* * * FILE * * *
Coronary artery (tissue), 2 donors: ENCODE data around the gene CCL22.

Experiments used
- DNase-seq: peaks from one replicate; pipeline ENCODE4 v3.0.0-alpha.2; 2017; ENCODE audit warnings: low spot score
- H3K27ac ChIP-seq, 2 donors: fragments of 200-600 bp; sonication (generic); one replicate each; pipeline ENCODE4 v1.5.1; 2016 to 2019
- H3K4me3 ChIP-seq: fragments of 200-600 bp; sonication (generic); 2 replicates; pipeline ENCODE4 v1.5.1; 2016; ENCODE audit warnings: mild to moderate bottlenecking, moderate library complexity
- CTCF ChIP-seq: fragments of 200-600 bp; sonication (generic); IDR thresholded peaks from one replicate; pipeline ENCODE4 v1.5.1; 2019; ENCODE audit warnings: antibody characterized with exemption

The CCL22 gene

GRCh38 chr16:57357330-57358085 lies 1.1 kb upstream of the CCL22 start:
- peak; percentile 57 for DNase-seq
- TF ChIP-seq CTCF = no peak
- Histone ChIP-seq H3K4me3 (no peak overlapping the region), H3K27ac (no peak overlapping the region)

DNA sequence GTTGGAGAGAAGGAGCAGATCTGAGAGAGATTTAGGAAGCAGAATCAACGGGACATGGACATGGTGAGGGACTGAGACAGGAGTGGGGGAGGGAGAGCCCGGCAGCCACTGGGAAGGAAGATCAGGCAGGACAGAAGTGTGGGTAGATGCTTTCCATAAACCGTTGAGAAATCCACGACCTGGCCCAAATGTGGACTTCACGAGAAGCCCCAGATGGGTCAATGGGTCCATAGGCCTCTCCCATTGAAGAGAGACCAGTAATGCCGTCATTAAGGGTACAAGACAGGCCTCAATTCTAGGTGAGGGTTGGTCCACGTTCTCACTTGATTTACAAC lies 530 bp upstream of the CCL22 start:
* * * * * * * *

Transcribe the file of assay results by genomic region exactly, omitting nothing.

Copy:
Coronary artery (tissue), 2 donors: ENCODE data around the gene CCL22.

Experiments used
- DNase-seq: peaks from one replicate; pipeline ENCODE4 v3.0.0-alpha.2; 2017; ENCODE audit warnings: low spot score
- H3K27ac ChIP-seq, 2 donors: fragments of 200-600 bp; sonication (generic); one replicate each; pipeline ENCODE4 v1.5.1; 2016 to 2019
- H3K4me3 ChIP-seq: fragments of 200-600 bp; sonication (generic); 2 replicates; pipeline ENCODE4 v1.5.1; 2016; ENCODE audit warnings: mild to moderate bottlenecking, moderate library complexity
- CTCF ChIP-seq: fragments of 200-600 bp; sonication (generic); IDR thresholded peaks from one replicate; pipeline ENCODE4 v1.5.1; 2019; ENCODE audit warnings: antibody characterized with exemption

The CCL22 gene

GRCh38 chr16:57357330-57358085 lies 1.1 kb upstream of the CCL22 start:
- peak; percentile 57 for DNase-seq
- TF ChIP-seq CTCF = no peak
- Histone ChIP-seq H3K4me3 (no peak overlapping the region), H3K27ac (no peak overlapping the region)

DNA sequence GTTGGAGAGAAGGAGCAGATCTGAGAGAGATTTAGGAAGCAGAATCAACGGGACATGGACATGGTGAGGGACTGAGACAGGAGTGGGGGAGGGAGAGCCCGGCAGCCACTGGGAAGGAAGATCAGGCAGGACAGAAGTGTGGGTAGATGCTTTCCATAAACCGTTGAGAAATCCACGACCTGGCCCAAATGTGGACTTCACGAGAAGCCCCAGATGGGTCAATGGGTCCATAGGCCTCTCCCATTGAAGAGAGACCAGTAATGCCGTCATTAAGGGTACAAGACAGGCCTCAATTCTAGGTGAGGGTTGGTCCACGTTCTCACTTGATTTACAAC lies 530 bp upstream of the CCL22 start: